At the core of every cancer are DNA mutations that fuel the abnormal behavior of tumors. However, this abnormal DNA can also alert the immune system and trigger it to launch a response against tumors by stimulating the production of inflammatory molecules. This inflammation is essential for the activation of tumor-killing cells and can increase the effectiveness of current checkpoint immunotherapies. However, some molecules can block this inflammation. One such protein identified by Dr. Sisirak is able to degrade the DNA from dying tumor cells and thereby block the capacity of the DNA to stimulate immune responses.
Given that the activity of this protein may help cancers to escape the immune system, Dr. Sisirak now aims to further characterize its function and mechanisms. Ideally, this will then provide a better understanding of the regulation of immune responses induced by tumor-derived DNA and contribute to the development of novel therapeutic approaches to boost anti-cancer immune responses as well as enhance the effectiveness of current immunotherapies.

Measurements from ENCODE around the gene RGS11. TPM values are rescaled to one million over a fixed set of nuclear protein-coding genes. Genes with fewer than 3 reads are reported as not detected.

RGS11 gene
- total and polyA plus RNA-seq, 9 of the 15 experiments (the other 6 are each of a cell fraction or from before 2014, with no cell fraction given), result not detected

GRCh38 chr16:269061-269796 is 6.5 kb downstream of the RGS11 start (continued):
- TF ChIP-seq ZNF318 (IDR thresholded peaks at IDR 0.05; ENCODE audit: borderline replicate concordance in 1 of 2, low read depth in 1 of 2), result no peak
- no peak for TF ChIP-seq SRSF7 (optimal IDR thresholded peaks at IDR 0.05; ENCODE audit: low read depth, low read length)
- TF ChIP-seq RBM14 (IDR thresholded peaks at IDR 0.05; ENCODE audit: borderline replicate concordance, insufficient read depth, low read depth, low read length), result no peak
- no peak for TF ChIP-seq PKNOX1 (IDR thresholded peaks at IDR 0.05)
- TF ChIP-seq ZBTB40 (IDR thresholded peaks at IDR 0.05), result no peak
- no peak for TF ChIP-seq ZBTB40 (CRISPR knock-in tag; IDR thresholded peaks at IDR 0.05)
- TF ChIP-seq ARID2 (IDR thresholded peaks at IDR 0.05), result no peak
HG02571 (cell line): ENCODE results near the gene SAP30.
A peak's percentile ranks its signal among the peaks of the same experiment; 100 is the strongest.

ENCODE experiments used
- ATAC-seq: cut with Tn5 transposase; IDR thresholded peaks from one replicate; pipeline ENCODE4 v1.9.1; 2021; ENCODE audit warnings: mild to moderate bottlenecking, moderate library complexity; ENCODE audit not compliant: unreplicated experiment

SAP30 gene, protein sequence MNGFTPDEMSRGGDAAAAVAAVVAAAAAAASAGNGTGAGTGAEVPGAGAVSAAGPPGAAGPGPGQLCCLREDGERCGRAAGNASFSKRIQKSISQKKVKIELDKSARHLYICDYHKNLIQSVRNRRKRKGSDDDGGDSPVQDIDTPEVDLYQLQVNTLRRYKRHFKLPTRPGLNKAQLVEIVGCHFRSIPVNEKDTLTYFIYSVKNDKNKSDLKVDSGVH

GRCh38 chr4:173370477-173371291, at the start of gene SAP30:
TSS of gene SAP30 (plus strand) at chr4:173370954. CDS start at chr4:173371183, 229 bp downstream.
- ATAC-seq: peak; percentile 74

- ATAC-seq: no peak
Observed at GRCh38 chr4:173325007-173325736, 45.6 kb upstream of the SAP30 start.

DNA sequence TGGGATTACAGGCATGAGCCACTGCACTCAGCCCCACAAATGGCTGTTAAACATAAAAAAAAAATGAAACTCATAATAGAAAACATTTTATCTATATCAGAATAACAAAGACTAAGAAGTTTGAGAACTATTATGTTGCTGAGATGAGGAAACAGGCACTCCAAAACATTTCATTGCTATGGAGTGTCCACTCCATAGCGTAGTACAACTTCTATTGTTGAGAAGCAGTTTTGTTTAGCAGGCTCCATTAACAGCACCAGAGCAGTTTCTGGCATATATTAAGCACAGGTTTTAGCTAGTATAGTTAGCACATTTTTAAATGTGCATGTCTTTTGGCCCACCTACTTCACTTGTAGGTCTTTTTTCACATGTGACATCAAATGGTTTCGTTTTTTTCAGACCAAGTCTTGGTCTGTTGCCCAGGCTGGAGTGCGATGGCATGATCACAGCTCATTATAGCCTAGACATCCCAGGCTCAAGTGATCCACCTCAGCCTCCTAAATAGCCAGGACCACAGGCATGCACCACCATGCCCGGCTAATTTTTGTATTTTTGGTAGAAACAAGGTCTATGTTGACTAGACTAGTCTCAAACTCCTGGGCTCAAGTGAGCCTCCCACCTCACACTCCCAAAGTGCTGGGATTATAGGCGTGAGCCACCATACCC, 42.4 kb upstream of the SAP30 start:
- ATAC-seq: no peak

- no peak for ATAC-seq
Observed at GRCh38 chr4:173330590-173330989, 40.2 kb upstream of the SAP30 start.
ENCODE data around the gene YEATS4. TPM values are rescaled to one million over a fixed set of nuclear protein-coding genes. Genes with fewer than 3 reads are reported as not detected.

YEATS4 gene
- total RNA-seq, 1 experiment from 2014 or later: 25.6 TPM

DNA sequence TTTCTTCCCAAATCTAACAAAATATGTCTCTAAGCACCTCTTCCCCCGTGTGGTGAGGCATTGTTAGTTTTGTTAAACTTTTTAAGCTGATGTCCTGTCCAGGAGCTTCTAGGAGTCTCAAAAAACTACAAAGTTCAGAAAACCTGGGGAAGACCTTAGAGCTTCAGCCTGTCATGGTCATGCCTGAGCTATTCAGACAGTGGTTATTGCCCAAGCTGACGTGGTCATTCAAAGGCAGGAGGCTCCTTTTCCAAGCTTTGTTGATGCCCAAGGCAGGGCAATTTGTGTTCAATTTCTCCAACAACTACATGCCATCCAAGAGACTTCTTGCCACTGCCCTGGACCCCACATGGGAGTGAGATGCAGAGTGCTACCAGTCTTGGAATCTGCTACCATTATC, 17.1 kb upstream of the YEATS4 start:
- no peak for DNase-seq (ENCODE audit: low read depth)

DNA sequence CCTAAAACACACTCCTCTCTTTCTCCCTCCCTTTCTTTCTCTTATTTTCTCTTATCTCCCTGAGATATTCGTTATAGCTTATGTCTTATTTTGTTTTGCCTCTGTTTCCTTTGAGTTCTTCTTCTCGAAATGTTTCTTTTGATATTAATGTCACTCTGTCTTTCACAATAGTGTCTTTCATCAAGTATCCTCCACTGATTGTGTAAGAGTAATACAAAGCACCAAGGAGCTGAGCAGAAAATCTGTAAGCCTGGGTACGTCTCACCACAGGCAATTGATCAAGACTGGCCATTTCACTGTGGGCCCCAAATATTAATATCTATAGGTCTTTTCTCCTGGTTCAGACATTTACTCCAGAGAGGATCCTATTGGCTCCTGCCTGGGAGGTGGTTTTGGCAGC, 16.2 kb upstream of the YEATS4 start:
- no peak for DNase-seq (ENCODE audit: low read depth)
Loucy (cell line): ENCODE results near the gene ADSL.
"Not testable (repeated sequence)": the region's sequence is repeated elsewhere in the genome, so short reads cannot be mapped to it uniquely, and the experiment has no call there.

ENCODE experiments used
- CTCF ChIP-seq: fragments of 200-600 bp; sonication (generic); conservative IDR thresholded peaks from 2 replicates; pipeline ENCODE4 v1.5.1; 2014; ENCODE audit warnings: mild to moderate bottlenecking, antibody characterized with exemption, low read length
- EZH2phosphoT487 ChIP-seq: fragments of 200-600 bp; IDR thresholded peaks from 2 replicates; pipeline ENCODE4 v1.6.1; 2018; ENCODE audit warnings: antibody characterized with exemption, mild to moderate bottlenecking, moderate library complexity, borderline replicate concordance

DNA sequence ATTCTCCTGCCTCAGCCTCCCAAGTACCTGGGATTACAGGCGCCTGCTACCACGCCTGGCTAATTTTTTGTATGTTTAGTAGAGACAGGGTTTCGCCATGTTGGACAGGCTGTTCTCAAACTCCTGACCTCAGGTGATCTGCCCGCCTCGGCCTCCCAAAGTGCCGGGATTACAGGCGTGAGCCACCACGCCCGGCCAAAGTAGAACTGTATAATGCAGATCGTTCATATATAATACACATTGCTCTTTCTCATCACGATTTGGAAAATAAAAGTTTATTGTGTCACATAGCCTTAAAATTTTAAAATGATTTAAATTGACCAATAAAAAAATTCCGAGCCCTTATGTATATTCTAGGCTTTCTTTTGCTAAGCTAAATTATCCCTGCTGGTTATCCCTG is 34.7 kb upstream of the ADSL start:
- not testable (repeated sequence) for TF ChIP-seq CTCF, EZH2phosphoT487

Projects and Grants
In vivo study of mechanisms that regulate tumor-derived DNA immunogenicity during the process of cancer immunosurveillance
University of Bordeaux (France) | All Cancers | 2019
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